For this, our decision-making will have to move several notches up. A shift will have to operate from the customary personalised approach in certain decision-taking to a more intelligent and objectively predictable platform. The aim is to increase economic scope, no less. This will require competent public servants, inspiring confidence that they will not play in the hands of politicians, to bring about the needed transformation out of conviction. We have shown in the past that we can do this. Too much interference has undermined the trust which should have remained.
Nevertheless, we still figure in top African positions in some of the indices of good performance. We cannot remain complacent about what we’ve achieved. We’ll need to remain at least one step ahead of others to change the economy’s profile successfully by sticking to an internationally state-of-the-art and attractive status. Someone has to be in charge to keep us ahead of the curve.
Too much time has been lost
Unfortunately, we’ve lost too much time in what Harold Walter, the outspoken late Minister of Mauritius’ first autonomous government, once characterised as “finissons-en avec ces trèves de tergiversations et venons en aux faits”. It is the kind of attitude we need at the country’s highest levels of decision-making. The culture of polite but firm refusal of unacceptable conduct in matters of public principles, once restored, will force everybody to keep pace with the country’s real agenda for the future.
The fact that people play against each other instead of sticking to thinking out and implementing what’s best for the country has considerably weakened us in what should have been our drive forward. Along with the feeling one currently has that there might not be too much point to choose from among existing sets of politicians, the public service appears to have lost its way in the footsteps of vacillating politicians.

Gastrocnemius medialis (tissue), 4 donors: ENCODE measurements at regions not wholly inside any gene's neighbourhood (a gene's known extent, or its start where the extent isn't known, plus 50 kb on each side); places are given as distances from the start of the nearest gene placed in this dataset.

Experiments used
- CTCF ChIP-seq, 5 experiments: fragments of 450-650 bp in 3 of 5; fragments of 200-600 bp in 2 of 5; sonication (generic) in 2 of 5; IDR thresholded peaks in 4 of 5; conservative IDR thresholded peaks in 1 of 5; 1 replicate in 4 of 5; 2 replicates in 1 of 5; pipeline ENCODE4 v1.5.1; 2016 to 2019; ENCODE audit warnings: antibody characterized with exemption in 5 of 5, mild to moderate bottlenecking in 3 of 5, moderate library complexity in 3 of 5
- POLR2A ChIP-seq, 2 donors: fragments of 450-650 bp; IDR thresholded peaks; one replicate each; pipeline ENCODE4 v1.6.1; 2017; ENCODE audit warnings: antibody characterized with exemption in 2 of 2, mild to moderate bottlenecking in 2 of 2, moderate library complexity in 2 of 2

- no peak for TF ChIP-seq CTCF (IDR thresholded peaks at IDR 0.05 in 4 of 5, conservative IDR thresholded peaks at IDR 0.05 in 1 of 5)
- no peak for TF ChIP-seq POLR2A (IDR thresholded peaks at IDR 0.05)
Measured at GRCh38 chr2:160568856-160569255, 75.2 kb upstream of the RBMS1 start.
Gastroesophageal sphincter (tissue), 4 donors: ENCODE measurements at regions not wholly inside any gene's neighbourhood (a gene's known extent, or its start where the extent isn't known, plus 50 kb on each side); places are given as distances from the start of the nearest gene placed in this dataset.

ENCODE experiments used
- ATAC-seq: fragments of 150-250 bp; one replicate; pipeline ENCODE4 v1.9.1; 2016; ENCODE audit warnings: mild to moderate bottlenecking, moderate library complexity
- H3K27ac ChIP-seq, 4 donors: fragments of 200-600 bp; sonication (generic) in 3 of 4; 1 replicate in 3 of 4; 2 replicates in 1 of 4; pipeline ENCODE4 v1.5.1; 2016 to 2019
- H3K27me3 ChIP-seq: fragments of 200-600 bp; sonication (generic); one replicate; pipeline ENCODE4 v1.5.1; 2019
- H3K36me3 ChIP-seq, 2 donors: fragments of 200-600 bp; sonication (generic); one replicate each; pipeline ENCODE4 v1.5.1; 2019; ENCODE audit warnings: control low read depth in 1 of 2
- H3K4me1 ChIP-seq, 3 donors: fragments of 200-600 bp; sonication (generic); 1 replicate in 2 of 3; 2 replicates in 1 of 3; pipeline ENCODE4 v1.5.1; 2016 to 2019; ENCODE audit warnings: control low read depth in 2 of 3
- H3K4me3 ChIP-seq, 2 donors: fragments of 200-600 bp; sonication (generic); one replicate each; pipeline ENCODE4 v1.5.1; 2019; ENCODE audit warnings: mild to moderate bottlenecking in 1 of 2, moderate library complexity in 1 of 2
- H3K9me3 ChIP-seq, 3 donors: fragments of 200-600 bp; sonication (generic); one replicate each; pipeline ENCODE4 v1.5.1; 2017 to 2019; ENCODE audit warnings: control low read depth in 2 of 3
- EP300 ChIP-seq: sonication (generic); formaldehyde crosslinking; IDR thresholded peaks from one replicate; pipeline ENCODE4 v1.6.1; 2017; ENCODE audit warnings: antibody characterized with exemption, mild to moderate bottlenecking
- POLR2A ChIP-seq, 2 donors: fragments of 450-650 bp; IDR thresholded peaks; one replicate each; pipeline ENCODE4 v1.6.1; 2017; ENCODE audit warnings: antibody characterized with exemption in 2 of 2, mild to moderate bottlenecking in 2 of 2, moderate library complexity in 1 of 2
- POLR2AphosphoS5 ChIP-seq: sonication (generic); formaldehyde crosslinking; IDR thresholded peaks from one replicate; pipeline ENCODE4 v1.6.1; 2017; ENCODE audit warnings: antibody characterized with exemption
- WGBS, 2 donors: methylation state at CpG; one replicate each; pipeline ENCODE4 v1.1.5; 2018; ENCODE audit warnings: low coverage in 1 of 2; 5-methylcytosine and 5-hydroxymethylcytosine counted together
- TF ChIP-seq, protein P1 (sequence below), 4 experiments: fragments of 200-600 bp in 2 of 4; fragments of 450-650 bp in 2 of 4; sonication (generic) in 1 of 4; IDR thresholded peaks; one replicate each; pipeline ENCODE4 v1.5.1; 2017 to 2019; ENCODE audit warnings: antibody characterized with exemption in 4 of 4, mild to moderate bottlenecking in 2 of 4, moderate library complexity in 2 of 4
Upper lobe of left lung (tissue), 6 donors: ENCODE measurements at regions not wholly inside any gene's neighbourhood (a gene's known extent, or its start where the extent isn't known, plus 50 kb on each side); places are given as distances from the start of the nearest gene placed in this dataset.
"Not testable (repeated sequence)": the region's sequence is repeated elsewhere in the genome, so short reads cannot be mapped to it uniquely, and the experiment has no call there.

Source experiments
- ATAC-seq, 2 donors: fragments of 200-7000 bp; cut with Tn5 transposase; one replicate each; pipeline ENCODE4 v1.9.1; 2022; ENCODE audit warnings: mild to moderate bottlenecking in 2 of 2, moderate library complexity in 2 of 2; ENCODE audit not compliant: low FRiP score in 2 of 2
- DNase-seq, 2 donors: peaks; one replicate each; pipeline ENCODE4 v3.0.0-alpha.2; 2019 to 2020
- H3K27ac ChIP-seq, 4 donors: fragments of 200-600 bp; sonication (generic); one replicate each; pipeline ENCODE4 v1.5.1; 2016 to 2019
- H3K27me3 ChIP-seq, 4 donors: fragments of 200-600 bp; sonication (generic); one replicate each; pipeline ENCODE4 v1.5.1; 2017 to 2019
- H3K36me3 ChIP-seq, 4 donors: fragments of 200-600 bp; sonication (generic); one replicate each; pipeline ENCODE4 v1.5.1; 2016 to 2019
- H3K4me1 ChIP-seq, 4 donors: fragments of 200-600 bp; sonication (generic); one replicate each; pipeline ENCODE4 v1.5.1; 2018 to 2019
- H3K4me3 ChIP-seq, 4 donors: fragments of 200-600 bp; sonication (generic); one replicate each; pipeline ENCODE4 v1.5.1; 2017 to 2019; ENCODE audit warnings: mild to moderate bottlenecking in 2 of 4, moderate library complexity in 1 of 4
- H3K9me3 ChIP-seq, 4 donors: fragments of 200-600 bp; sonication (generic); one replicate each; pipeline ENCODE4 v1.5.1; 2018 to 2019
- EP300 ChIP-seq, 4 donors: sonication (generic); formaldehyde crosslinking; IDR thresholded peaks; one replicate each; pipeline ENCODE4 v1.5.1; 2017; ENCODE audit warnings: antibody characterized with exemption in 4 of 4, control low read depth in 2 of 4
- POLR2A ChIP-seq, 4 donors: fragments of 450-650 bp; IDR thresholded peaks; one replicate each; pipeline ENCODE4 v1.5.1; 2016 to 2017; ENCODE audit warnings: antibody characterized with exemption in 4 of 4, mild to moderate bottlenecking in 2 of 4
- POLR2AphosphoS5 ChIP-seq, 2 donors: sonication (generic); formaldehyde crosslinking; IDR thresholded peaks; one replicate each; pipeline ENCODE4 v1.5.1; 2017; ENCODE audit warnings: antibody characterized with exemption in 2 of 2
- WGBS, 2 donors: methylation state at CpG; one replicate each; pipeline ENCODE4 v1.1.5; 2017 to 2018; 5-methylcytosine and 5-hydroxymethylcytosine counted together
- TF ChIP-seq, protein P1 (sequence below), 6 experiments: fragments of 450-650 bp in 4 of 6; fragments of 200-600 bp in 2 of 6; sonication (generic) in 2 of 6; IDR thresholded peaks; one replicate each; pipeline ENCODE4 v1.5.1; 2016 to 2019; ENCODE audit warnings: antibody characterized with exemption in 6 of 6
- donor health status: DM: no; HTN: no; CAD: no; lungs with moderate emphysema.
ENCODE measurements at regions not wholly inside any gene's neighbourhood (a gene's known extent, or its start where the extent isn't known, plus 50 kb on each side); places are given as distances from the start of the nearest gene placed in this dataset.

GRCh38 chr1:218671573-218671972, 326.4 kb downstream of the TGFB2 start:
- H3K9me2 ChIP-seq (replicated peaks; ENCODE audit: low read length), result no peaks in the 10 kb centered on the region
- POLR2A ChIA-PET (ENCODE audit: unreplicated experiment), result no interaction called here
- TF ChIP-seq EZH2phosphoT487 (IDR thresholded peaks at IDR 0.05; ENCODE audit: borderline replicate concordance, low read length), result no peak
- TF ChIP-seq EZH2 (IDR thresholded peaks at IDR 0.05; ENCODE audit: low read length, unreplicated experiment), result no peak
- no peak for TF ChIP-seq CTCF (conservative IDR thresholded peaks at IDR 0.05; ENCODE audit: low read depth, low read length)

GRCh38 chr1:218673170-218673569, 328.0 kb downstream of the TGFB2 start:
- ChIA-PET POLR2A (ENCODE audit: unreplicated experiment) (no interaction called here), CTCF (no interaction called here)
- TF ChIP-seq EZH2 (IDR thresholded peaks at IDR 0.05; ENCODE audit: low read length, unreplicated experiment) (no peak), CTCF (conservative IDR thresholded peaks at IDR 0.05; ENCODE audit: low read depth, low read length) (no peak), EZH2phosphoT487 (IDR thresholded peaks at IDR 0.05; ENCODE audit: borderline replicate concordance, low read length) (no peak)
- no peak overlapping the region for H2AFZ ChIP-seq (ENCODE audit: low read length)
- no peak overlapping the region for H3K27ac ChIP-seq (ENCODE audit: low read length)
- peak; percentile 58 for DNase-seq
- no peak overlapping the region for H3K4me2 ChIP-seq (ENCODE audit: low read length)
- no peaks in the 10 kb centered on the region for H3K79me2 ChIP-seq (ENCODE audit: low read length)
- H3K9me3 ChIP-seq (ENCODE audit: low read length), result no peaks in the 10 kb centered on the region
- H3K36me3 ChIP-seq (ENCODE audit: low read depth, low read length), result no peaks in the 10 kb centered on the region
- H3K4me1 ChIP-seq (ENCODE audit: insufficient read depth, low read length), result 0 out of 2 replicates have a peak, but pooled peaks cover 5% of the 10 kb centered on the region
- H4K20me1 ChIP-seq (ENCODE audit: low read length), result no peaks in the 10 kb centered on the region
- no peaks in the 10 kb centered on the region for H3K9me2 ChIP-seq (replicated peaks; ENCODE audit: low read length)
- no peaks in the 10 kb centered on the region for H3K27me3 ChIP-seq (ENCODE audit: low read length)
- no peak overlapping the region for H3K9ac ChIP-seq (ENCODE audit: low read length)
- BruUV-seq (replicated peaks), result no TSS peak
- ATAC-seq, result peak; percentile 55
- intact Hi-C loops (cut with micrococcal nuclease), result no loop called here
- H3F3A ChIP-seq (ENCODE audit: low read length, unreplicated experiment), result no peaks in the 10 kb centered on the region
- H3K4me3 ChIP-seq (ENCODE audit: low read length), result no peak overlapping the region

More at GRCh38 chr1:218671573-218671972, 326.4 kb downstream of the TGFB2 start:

Actually, we don’t have so many performing stars in the public service in open view as to be able to pick and choose from them. We need to muster up all the best we have. Maybe some of the talented ones have gone into hibernation due to political interferences and need to be taken out to the front stage if we are minded to give shape to a more dynamic public service understanding economic and social imperatives.
The future still holds bright hopes for us. Only we need to change from the prevailing dominant frame of mind which frequently gets lost into more about presentation than the required policies, more about form than substance, more about who should be in specific positions than about relevant decisions needing to be taken, more about the past than the future.
Yet, humanity has progressed by transcending previous bounds, shedding away shoddy beliefs, dated dogmas and false assumptions. The time has come to salvage it all by sticking to a concrete strategy of work rather than clutching the last straw.